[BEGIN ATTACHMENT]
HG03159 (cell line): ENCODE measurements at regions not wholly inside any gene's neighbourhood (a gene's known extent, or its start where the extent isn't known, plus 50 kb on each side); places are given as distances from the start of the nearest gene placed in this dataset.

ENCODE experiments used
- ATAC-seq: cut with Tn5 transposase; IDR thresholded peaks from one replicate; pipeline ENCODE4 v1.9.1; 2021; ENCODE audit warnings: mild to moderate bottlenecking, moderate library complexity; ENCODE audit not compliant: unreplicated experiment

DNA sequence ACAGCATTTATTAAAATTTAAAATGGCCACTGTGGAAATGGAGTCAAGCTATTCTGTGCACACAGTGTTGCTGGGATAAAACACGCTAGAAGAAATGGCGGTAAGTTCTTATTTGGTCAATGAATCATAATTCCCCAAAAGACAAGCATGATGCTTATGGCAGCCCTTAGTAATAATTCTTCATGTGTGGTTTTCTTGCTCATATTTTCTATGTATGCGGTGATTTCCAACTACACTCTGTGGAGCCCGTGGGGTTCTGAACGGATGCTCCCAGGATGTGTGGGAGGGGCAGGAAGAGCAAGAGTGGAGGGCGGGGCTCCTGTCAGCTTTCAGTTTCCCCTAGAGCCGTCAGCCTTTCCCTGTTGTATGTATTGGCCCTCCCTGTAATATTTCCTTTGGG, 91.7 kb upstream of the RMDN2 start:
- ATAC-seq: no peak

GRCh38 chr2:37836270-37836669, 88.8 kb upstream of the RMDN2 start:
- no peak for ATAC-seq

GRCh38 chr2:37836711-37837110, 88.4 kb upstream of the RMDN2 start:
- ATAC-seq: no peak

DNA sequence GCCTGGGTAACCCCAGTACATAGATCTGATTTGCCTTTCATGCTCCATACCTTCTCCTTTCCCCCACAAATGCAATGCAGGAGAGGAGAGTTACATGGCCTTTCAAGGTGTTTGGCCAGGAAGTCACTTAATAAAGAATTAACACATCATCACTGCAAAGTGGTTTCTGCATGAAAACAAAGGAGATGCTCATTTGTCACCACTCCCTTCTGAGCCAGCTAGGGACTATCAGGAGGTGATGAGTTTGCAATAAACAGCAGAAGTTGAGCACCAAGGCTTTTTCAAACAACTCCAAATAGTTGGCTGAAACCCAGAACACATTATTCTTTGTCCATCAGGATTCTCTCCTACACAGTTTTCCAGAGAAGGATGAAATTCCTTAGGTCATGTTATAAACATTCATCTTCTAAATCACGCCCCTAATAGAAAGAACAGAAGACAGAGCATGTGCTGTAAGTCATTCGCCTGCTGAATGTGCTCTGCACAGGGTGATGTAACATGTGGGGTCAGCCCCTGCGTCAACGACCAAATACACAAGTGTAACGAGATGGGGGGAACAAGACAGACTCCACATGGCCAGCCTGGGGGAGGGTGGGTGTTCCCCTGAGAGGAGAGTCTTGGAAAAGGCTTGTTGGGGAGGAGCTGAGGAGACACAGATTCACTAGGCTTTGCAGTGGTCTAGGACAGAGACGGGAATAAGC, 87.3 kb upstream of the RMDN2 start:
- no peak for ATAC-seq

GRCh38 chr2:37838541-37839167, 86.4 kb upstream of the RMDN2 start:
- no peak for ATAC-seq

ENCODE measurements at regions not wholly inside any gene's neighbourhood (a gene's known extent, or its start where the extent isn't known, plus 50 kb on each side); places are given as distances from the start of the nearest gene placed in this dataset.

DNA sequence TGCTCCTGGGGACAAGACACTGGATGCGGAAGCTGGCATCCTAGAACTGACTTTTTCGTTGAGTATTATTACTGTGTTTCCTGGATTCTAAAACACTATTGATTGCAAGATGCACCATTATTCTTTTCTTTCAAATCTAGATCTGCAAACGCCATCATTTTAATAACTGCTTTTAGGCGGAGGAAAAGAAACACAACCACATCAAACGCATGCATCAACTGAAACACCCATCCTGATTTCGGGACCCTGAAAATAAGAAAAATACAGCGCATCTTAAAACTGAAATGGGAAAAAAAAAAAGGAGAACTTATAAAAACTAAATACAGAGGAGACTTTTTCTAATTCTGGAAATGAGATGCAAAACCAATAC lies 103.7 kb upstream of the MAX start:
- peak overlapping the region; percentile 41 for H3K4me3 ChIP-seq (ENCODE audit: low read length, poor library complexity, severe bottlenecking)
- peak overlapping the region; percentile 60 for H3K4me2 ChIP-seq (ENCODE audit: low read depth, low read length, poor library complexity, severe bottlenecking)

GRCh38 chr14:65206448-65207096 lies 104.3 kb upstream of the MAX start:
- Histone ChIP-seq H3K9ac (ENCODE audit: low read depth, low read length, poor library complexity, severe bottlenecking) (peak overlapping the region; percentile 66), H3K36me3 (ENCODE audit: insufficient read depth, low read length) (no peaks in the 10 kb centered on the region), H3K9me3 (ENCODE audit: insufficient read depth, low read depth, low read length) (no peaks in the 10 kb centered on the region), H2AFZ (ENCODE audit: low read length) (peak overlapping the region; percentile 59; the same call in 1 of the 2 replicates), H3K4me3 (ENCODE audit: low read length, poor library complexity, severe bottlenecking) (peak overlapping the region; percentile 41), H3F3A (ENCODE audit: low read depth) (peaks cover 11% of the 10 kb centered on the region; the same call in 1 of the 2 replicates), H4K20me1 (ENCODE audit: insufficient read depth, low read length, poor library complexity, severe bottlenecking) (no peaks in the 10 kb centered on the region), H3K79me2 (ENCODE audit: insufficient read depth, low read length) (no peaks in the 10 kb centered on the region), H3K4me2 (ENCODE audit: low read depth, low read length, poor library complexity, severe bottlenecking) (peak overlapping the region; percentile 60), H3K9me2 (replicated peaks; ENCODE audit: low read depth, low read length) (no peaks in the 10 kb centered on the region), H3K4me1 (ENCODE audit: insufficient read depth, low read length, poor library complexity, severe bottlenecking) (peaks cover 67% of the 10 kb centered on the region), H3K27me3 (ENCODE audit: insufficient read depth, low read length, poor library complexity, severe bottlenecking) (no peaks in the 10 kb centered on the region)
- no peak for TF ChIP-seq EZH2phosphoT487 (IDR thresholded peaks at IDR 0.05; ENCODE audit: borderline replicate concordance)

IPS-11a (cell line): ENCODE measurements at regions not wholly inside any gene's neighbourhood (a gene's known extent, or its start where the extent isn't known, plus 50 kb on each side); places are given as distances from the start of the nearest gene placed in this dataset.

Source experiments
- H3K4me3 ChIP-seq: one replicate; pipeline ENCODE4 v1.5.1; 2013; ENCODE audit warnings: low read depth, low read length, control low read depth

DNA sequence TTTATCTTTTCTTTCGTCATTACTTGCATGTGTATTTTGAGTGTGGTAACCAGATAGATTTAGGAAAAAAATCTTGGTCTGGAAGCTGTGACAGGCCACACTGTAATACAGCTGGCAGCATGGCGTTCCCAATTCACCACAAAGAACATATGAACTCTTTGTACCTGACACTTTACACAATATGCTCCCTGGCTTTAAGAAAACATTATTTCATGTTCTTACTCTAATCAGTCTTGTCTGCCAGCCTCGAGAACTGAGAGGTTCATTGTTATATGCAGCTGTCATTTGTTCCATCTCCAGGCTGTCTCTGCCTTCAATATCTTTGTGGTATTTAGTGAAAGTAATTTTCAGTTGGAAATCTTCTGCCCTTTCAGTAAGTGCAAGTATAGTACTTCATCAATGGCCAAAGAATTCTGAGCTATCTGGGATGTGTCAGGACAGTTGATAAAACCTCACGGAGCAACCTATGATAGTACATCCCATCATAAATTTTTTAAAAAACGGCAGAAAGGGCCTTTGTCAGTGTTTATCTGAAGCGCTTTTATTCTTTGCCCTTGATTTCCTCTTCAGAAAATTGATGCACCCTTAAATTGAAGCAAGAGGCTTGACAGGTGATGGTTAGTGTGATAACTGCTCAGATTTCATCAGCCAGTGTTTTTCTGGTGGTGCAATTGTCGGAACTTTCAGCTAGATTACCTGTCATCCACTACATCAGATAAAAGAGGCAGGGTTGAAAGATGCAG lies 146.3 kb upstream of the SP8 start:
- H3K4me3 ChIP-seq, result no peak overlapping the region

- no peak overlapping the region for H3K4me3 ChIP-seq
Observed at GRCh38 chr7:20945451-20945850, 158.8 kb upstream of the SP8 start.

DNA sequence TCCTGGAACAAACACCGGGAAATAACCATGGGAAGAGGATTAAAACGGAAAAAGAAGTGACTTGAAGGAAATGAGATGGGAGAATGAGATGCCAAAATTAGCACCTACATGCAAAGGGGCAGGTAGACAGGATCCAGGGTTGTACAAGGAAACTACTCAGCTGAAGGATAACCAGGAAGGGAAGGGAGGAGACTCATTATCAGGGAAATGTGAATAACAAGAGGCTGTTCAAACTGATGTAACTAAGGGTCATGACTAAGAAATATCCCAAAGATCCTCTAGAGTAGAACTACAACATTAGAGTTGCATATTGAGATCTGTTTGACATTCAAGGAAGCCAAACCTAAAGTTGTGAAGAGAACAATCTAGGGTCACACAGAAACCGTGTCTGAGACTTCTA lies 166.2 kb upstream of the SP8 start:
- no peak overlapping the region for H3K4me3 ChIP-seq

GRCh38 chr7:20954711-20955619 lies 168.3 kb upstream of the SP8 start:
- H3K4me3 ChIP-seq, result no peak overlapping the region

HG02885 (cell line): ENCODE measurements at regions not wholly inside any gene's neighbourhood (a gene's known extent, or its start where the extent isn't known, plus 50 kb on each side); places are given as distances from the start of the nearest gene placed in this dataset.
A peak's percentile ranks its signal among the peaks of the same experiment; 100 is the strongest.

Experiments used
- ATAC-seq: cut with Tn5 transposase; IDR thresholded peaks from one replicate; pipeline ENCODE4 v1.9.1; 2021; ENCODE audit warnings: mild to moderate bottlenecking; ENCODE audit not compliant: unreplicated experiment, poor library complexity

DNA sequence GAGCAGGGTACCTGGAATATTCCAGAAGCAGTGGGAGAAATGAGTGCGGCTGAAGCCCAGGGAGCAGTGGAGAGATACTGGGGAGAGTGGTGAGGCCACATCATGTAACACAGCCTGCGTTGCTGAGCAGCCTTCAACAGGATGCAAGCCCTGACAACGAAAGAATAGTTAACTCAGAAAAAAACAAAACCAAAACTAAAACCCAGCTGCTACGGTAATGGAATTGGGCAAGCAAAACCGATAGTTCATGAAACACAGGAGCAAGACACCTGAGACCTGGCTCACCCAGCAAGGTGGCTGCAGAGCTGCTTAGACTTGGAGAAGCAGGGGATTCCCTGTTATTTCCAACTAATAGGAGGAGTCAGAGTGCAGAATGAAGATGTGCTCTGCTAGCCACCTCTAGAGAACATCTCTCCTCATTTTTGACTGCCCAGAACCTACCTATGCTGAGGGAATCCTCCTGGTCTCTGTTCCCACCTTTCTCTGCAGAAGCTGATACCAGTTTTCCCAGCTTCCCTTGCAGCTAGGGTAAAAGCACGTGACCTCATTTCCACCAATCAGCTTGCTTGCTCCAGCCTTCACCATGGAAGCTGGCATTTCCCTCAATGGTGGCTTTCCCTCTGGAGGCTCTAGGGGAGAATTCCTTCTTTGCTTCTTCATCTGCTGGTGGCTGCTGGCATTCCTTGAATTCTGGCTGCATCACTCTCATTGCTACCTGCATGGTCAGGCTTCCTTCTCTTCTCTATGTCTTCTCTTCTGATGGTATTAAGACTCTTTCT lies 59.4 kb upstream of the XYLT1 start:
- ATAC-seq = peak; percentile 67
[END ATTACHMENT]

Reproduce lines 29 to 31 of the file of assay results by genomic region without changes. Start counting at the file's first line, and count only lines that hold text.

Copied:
- no peak overlapping the region for H3K4me3 ChIP-seq

GRCh38 chr7:20954711-20955619 lies 168.3 kb upstream of the SP8 start:
- H3K4me3 ChIP-seq, result no peak overlapping the region